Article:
May Book Picnic Recommendations

On the first Wednesday of every month, GWL team members and volunteers share what we’ve read recently at our Book Picnic. In the current climate, our Book Picnic takes place remotely, giving all of us some valuable social interaction and providing us with many excellent book suggestions…

  • Great Circle by Maggie Shipstead      

    Recommended by Wendy, this epic saga (about 600 pages) is shortlisted for the 2021 Booker Prize. The story begins with Marian Graves, a young woman growing up in prohibition America, who becomes obsessed with the idea of flying. We then follow her journey to become a pilot, and her experiences as a young, daring aviator. A century later, a young actress, Hadley Baxter, is cast to play Marian in a film about her life. The stories of the two women are interwoven with richly detailed prose, in intriguing parallels. Wendy found the writing to be “quite beautiful,” and enjoyed the focus on “what it is like for a woman of that time who wanted to work in aviation.” 

    CW // Abuse


  • Dragonfire #1 by Anne Forbes

    This is book one in a fantasy series aimed at middle grade readers, but enjoyable by all. It was recommended by Joyce, who just started it but is already quite enjoying it, and has described it as “a good read.” Neil and Clara Maclean have always been aware of the MacArthurs, magical folk who live under Arthur’s Seat in Edinburgh. However, they soon find themselves swept up in a whirlwind adventure of magical creatures, mayhem, mystery, and a dragon. 

  • Dangerous Women by Hope Adams

    Elaine has recommended this historical fiction drama, based on the 1841 voyage of the convict ship Rajah from London to Australia. 180 women file aboard for a three-month journey, with most of them condemned for petty crimes. One of them, however, has a deadly secret, and will do anything to escape their fate. When a young mother is mortally wounded in the middle of their voyage, the hunt is on for the assailant. A heartbreaking and thought-provoking locked-room mystery that respectfully portrays its flawed characters.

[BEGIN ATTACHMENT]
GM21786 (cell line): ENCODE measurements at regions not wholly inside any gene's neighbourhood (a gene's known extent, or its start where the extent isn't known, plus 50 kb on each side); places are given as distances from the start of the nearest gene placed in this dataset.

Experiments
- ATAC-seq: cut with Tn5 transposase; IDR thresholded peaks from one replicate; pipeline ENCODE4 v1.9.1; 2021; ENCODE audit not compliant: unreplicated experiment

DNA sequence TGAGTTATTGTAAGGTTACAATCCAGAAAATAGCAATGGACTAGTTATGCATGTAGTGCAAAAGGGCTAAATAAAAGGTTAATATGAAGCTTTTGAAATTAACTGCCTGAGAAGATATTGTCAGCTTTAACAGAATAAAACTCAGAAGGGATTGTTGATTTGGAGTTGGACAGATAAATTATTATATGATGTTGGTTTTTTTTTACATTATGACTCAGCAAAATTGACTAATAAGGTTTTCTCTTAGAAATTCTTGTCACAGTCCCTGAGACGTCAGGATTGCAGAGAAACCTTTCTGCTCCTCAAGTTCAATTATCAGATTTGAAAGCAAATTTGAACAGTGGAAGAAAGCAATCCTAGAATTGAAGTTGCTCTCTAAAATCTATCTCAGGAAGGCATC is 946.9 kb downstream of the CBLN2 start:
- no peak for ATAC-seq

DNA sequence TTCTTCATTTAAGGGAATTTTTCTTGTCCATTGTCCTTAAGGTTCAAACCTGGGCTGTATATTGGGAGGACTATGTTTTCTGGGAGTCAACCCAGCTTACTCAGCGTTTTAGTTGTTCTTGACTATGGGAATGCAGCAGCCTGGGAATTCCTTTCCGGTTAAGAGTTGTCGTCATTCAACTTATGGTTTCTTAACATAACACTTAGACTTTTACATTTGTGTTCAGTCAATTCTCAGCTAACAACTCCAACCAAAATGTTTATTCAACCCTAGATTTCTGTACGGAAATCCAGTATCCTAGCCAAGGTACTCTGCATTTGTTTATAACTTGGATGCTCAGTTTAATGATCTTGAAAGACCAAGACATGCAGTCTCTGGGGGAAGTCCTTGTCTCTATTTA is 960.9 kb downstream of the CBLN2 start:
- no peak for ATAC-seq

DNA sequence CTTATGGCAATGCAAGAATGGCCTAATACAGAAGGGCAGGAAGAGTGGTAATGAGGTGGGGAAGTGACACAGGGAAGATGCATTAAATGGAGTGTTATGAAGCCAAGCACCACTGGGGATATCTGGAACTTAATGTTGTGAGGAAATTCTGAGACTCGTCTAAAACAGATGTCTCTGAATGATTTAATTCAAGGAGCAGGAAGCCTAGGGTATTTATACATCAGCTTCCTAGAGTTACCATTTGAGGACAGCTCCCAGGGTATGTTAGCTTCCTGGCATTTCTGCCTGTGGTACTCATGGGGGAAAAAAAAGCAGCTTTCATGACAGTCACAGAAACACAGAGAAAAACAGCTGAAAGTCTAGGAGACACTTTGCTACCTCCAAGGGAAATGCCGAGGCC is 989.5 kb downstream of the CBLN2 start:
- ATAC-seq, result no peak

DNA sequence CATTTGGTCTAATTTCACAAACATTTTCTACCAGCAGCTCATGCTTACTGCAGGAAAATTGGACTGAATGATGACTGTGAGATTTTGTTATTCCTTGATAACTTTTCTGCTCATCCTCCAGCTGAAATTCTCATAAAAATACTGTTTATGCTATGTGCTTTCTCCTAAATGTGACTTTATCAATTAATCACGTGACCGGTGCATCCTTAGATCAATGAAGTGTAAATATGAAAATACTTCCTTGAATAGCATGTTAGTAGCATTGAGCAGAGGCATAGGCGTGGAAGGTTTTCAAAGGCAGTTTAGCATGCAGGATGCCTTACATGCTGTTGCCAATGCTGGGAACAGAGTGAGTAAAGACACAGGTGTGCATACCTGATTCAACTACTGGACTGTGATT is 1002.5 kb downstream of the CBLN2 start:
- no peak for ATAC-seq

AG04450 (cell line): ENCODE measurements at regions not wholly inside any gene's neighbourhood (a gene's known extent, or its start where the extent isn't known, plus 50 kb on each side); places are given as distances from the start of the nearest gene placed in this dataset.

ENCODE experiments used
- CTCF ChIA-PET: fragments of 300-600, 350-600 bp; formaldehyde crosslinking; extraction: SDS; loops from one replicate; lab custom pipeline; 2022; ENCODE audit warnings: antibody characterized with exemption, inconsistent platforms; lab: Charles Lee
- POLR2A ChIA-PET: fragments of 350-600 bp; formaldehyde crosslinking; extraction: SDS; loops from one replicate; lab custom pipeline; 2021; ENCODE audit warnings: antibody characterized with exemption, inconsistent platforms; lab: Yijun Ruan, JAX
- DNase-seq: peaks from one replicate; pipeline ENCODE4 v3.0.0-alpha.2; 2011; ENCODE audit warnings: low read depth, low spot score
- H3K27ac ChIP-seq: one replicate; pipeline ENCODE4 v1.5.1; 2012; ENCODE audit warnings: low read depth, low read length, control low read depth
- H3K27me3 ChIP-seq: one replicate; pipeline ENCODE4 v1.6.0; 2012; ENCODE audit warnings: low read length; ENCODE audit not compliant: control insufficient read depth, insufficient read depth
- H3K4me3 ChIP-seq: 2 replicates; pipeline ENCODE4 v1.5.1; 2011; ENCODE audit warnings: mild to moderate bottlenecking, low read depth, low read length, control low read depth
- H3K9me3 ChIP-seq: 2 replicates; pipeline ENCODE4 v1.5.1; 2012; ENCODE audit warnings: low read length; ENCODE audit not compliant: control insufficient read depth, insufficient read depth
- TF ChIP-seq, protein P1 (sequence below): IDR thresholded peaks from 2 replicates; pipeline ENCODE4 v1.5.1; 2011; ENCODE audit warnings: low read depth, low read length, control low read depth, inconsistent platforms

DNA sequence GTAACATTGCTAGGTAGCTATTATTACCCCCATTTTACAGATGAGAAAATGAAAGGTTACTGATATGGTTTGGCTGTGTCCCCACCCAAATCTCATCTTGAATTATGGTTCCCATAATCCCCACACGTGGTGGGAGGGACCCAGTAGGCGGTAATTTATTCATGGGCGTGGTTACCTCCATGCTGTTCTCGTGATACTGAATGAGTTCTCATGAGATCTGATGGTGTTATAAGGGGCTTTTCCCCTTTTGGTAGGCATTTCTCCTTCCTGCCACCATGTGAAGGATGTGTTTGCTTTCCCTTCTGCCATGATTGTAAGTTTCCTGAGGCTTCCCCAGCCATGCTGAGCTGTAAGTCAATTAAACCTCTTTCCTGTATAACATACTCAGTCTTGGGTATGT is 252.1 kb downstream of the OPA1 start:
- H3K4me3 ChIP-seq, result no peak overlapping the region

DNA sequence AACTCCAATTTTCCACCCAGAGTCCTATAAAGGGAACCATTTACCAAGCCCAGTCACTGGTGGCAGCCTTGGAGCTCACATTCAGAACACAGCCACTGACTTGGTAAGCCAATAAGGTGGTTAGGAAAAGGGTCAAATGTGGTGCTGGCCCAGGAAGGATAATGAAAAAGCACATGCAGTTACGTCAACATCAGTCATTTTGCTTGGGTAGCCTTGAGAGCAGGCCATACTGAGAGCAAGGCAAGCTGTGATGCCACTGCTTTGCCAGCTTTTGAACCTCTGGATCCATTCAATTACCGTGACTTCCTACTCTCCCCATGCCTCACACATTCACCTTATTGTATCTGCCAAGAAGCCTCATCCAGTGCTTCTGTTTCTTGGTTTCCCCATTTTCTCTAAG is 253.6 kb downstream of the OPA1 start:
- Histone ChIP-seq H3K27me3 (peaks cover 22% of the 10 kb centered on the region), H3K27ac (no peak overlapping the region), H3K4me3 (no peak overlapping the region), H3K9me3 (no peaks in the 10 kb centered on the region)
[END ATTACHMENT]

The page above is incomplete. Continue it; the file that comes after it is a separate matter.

• Orphans of the Storm by Celia Imrie

    This historical fiction novel is set against the backdrop of the Titanic, and was recommended by Anna, who hasn’t started reading it, but is looking forward to it. The story begins in France in 1911 and follows the lives of three main characters. The first is Marcella, a young mother of two who is seeking a divorce from her husband. The second is Micheal, the husband in question, who smuggles their two toddlers aboard the ship under false names in an attempt to evade Marcella. And the third is New York socialite Margaret, who is on a European tour with friends, but decides to cut her trip short and head home. They all find themselves aboard the doomed Titanic. A very well-researched piece, with rich and authentic characters.

  • Abolition. Feminism. Now. by Angela Y. Davis, Gina Dent, Erica R. Meiners, Beth E. Richie

    This collection of essays was recommended by Ren, who really enjoyed the “more world-wide view” this literature contained, rather than being entirely US-focused. Only just released in January, 2022, it covers abolition feminist movements (including police and prison abolition), historically and in the present day. By synthesizing a genealogy of the people, efforts, and contexts of feminist-informed abolitionist movements, the authors remind readers that we must be anti-capitalist, anti-imperialist, and anti-racist in order to protect our communities. Ren cannot praise Angela Davis in particular, enough, saying “her writing has changed my life.” Educational, insightful, and an important read.

If you’re looking to pick up some interesting reads for yourself, GWL is delighted to offer our ‘Select and Collect’ service.

Request up to 6 books in advance, and we’ll have them ready for you to pick up. Or, if you’re not sure where to start, we can select some titles or make up a “book bundle” for you. Click here to find out more!

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